I read a lot of books, but I don’t finish all of them. I used to think this was horrible and I was somehow breaking an unwritten law stating I would never be able to read another book unless I finished every single one page of every miserable book. I embraced the freedom from closing Mansfield Park by Jane Austin for good and decided barely getting through the movie was good enough. Books that enter the hallowed circle of “fully read” meet this criteria: they include a decent amount of humor, make me think, are edgy without being raunchy and are well-written without annoying grammar mistakes. One of the best books I have read in a long time that exceeds this criteria is the new book For the Love by Jen Hatmaker. I was hooked after reading the first few pages of the first chapter “Worst Beam Ever.”
Here’s how it starts:
“Balance. It’s like a unicorn; we’ve heard about it, everyone talks about it and makes airbrushed T-shirts celebrating it, it seems super rad, but we haven’t actually seen one. I’m beginning to think it isn’t a thing.
Here is part of the problem, girls: we’ve been sold a bill of goods. Back in the day, women didn’t run themselves ragged trying to achieve some impressively developed life in eight different categories. No one constructed fairy-tale childhoods for their spawn, developed an innate set of personal talents, fostered a stimulating and world-changing career, created stunning homes and yardscapes, provided homemade food for every meal (locally sourced, of course), kept all marriage fires burning, sustained meaningful relationships in various environments, carved out plenty of time for “self care,” served neighbors/church/world, and maintained a fulfilling, active relationship with Jesus our Lord and Savior.
You can’t balance that job description.”
The first time (and second and third times) I read this I laugh and was inspired because I realized that God was not calling me to be perfect and my family was not demanding it either – it was all me. I was so immersed in this circle of Pinterest perfection and felt like the growing cracks of spreading myself too thin would soon swallow up my hundreds (okay, thousands) of unstarted Pinterest masterpieces. I used to beat myself up over our jungle-like landscaping that I have no clue how to maintain, boring dinners that didn’t follow 10-course meal standards (even though my family could care less), and the crazy birthday details for my daughters first two birthday parties that she won’t remember. These are not the only areas of perfection I was failing to achieve.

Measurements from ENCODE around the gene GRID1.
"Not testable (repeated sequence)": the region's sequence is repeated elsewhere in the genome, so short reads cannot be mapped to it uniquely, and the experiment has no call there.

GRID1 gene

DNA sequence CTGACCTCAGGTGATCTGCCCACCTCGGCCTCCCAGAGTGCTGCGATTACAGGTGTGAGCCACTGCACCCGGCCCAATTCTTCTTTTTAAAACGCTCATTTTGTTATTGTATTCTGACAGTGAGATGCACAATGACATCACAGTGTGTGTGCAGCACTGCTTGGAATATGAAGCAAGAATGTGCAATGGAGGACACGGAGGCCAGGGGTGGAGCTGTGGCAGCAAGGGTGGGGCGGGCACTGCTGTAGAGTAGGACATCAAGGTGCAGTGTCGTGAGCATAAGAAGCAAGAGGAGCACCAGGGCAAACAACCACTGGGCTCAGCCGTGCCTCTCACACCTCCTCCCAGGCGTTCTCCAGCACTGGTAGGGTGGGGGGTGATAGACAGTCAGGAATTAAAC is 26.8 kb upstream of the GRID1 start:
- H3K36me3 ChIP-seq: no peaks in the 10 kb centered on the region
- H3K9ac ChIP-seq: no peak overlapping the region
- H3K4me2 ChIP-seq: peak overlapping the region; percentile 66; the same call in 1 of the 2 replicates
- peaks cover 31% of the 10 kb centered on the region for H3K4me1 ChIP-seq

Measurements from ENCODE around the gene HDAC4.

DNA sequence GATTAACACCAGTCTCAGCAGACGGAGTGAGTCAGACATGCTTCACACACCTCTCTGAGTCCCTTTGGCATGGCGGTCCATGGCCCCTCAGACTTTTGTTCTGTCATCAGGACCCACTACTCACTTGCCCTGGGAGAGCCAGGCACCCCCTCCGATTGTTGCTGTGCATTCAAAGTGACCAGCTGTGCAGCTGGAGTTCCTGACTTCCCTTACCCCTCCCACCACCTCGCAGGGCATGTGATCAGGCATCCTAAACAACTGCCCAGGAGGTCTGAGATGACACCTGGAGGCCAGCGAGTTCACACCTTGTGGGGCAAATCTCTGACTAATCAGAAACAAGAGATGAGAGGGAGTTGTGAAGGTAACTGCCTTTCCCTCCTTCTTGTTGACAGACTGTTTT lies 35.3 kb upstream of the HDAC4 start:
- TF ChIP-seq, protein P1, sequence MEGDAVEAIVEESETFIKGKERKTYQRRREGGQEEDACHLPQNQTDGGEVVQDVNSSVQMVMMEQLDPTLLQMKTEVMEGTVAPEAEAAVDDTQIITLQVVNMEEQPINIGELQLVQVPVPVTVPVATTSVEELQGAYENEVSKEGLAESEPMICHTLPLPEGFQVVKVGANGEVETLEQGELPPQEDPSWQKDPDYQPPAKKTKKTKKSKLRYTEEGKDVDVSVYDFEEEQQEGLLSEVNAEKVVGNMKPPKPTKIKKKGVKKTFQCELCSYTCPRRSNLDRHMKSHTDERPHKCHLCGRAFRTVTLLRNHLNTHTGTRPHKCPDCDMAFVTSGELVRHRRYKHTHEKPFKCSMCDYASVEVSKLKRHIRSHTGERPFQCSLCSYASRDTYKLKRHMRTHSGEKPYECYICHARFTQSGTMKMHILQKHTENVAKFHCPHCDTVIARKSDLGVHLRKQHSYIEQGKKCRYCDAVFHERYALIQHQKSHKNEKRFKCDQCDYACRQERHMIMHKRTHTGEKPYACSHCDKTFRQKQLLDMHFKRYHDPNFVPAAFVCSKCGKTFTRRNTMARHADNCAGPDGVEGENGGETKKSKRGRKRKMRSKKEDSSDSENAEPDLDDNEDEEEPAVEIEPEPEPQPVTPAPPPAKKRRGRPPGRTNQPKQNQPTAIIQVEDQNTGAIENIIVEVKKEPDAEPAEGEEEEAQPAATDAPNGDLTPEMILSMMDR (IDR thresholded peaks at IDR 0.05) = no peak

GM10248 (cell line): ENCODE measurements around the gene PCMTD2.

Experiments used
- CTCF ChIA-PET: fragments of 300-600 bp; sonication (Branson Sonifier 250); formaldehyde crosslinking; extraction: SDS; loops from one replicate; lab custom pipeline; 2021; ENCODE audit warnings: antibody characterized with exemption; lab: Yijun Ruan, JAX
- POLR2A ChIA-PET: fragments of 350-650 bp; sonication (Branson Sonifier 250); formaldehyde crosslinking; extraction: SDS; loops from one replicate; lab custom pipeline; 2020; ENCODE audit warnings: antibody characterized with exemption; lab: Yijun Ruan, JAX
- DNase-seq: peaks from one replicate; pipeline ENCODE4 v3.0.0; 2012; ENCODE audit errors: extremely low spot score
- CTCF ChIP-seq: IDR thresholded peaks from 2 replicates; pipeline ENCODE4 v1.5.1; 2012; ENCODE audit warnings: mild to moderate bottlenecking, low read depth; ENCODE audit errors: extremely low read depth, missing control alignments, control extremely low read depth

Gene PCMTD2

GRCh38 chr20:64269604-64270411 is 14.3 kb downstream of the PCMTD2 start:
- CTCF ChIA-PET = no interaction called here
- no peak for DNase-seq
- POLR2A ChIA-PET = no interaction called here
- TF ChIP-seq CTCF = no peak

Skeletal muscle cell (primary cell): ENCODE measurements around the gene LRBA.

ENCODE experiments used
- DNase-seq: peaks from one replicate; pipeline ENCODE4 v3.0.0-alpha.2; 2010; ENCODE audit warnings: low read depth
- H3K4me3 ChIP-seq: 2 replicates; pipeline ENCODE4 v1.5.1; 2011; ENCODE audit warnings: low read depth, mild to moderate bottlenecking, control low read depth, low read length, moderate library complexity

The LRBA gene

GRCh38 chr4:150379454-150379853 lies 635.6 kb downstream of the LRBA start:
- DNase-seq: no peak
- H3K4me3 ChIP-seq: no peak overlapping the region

See, I just made you think about all outlandish expectations and titles you have been trying to cram on your beam that you haven’t been able to balance for years. My beam has never been in balance (queue memories of juggling 40-hour work weeks with a semester of 21 credits in college). Motherhood didn’t suddenly make me lose my balance – I never had it in the first place. Yes, this is why the book For the Love is fitting for people – yes, probably mainly women – in any season of life.
While pondering my beam, I thought about what I had pushed off my beam while juggling the obligations that probably shouldn’t have been there in the first place. I used to put things like a clean house and an over-extended work schedule (which is in a much better balance now) in front of relationships. We all need people, but no one likes to be around someone who seems “perfect” because they know it’s not who the person really is. I’ve learned that keeping relationships (healthy ones) on my beam means my people will see the mess and even bring me coffee and treats because it makes the mess and chaos seem more manageable. A few months ago a dear friend of mine said she was worried about the hectic schedule I was trying to maintain. Instead of brushing her off and letting her know that I had everything handled (real friends can see through it anyways!), I thanked her and immediately started pushing a few deadlines and taking some things off my beam because I knew she was right. This is what relationships are about, not maintaining perfection so we can pridefully say, “Look at what I did,” while running on coffee steams and no sleep.
Stop. Just stop and think about your friends who will let you know they are worried about you. They encourage you to leave the mess and take a break and they even feed you. These are your people. This is your community. Really? Community doesn’t sound so complicated anymore as it did at one time. Thank you Jen Hatmaker for pointing this out and not being afriad of starting the Supper Club many years ago. You will have to buy the book to learn more because Jen explains it way better than I can and I’m pretty sure I’ll be slapped with a lawsuit over plagiarism if I just copy and paste the entire book here.
I’ll leave you with this one last thought from Jen: “The only thing worse than this unattainable standard is the guilt that follows when perfection proves impossible.” Perfection IS impossible, so let me do you a favor and kick it off the beam for you.
For the Love Book Giveaway!
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